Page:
Adaptive thermogenesis is defined as the “decrease in energy expenditure beyond what can be predicted from body weight or its components under conditions of standardized physical activity in response to a decrease in energy intake.”
When observed, it’s been found to range from as little as 79 to as much as 504 calories per day beyond what is predicted from the amount of weight lost .
While a reduction in body mass reduces the amount of energy required to move around, there’s also some interesting research to show that your muscles become more “efficient” in response to weight loss .
In other words, even if you replace the weight you lose by wearing a weighted rucksack everywhere you go, the amount of energy it takes to complete a given task is still going to be lower than it otherwise would be.
Something else to consider is the impact of non-exercise activity thermogenesis, or NEAT for short.
NEAT refers to the calories burned during physical activities other than exercise. I’m talking about things like gardening, doing the housework, or even just getting out of your chair and walking around.
When you go on a diet, there is usually a measurable reduction in NEAT, which also means fewer calories burned over the course of the day .
According to some estimates, a formerly obese individual will require roughly 300–400 fewer calories per day to maintain the same body weight and physical activity level as a never-obese individual of the same body weight and composition .
All of which means that the accuracy of an online diet tracker will change over time. It might start out working just fine. But it can’t predict how your daily energy expenditure is going to change in response to the diet.
In summary, the reason that your rate of fat loss has slowed is that the energy deficit required to lose fat has been substantially reduced or even lost completely.
So you’ve got two options.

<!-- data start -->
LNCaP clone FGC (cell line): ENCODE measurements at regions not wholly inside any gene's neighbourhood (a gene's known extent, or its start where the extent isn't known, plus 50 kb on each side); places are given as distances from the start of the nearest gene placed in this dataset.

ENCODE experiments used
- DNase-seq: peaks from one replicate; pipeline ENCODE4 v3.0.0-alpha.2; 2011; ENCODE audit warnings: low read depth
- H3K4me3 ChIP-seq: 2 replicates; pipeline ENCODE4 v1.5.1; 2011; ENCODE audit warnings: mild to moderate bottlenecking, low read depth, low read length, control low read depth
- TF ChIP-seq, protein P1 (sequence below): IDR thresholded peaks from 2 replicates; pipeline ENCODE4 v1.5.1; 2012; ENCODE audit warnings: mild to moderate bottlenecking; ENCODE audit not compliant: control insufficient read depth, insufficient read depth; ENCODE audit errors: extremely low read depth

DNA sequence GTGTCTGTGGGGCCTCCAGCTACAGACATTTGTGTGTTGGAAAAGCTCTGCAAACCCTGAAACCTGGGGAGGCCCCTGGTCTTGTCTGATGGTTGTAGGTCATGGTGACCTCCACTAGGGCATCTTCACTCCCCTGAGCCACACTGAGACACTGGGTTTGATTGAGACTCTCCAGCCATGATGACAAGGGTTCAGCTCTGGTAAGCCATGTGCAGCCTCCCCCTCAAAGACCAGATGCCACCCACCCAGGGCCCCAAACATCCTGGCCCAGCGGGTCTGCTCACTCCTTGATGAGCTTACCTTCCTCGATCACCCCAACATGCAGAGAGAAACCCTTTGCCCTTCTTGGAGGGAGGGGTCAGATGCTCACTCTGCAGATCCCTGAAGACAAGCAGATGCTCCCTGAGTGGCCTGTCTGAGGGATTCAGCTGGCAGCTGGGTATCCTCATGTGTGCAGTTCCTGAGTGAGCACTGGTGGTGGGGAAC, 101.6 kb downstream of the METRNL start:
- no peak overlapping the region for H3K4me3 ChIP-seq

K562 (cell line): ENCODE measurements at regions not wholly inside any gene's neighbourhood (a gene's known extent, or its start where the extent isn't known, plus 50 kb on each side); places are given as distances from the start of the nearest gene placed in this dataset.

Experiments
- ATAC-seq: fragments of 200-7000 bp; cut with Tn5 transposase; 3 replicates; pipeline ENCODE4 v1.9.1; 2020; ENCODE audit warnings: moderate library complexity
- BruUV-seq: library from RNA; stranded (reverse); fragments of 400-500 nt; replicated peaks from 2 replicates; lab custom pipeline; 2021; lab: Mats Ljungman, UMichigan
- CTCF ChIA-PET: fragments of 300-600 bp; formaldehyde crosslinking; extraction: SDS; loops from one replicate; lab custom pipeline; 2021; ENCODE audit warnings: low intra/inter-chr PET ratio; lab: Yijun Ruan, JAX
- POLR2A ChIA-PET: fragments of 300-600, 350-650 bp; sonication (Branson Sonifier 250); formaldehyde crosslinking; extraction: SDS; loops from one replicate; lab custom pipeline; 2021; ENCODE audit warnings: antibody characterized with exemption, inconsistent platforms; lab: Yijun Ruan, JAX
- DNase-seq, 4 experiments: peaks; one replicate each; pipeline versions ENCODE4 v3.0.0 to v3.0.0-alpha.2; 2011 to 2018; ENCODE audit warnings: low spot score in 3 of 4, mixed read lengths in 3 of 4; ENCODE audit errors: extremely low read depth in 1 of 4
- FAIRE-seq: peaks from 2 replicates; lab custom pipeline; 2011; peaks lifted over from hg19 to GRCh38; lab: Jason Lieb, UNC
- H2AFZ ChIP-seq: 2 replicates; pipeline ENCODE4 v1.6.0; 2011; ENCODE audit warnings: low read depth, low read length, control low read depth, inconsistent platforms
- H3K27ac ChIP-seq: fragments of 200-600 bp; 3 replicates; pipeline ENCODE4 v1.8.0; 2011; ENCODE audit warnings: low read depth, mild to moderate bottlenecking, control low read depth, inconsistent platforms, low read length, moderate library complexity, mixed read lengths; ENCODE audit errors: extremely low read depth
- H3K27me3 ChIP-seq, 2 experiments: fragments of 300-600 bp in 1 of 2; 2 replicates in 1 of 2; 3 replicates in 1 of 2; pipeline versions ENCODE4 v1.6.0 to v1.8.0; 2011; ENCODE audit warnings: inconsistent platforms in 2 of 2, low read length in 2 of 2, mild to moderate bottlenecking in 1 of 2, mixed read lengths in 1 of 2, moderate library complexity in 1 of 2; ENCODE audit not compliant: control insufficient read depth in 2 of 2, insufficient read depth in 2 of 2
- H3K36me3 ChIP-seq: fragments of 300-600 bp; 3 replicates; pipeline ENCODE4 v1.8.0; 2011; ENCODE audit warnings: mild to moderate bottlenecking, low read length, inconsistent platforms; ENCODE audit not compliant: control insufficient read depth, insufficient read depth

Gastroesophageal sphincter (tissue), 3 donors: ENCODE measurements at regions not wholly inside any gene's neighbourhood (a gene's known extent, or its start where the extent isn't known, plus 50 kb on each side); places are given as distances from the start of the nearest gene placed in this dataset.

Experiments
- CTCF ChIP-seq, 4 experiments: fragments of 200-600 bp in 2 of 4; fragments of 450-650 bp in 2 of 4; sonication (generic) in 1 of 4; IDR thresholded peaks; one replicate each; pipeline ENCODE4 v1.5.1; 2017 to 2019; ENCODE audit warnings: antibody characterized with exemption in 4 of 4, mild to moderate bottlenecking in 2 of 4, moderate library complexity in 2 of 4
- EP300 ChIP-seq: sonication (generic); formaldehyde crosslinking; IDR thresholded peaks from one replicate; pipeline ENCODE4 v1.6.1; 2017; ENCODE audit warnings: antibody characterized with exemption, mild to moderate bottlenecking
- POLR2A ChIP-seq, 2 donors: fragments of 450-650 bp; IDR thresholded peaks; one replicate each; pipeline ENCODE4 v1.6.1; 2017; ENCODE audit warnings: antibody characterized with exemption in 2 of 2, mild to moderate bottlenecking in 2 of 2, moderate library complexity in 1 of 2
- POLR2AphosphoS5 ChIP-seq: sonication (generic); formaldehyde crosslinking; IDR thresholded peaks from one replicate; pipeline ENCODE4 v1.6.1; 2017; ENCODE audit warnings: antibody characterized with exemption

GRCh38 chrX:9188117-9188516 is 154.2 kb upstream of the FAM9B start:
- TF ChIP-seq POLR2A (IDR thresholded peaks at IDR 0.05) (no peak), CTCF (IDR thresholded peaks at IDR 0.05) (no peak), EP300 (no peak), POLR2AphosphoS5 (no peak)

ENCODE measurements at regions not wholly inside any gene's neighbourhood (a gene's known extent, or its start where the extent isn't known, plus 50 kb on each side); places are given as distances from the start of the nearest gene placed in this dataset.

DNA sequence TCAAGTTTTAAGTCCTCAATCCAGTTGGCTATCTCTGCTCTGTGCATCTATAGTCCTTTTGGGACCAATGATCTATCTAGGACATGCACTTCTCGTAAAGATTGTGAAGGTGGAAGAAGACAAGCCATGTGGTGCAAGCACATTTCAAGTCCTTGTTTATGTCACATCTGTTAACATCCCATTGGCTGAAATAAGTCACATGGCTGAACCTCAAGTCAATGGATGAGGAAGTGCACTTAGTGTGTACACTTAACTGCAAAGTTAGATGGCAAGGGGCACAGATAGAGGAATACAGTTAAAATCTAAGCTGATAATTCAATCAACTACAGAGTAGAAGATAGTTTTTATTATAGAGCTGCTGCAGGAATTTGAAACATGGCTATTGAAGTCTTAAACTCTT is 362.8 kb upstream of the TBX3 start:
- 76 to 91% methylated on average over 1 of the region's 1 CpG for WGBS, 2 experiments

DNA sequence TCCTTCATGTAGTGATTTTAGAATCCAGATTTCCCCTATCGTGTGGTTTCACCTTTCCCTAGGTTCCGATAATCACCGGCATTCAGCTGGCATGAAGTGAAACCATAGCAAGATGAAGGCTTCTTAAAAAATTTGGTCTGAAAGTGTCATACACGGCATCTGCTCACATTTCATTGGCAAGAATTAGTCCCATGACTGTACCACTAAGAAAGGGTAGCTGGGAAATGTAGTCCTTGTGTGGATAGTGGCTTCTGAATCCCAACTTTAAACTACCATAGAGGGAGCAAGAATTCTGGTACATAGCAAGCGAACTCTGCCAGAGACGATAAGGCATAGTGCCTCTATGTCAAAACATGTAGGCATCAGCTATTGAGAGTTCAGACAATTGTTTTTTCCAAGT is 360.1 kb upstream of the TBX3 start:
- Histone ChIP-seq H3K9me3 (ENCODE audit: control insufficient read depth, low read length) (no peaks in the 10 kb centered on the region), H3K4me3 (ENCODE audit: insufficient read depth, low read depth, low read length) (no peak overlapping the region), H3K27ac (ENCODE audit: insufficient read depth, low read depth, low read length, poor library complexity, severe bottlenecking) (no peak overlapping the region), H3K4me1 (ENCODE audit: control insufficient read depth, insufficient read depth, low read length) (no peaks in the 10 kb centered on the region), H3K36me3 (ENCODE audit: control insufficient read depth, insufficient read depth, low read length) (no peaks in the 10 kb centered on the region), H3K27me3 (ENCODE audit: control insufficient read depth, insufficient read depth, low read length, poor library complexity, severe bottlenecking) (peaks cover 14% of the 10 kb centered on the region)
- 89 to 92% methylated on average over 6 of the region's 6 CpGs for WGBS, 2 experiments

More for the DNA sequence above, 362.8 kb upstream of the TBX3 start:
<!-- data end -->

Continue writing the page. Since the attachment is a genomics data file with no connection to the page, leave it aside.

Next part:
You can accept the slower rate of fat loss as normal (which it is). Or you can increase the size of your energy deficit by burning off some more calories or cutting back a little more on your calorie intake.
Of course, this isn’t the right approach for everyone.
If you’re already eating a very low level of calories, your weight loss has stalled, and you’re going crazy with food cravings, then eating less is most definitely not the way forward.
But if all that’s happened is that you’re now losing fat more slowly than you once were, and you want to speed things up a little, a few tweaks to your diet and/or activity levels should be enough to get things moving again.
1. Tremblay A, Royer MM, Chaput JP, Doucet E. (2013). Adaptive thermogenesis can make a difference in the ability of obese individuals to lose body weight. International Journal of Obesity, 37, 759-764
2. Helms ER, Aragon AA, Fitschen PJ. (2014). Evidence-based recommendations for natural bodybuilding contest preparation: nutrition and supplementation. Journal of the International Society of Sports Nutrition, 11, 20
3. Trexler ET, Smith-Ryan AE, Norton LE. (2014). Metabolic adaptation to weight loss: implications for the athlete. Journal of the International Society of Sports Nutrition, 11, 7
4. Rosenbaum M, Leibel RL. (2010). Adaptive thermogenesis in humans. International Journal of Obesity, 34, S47-55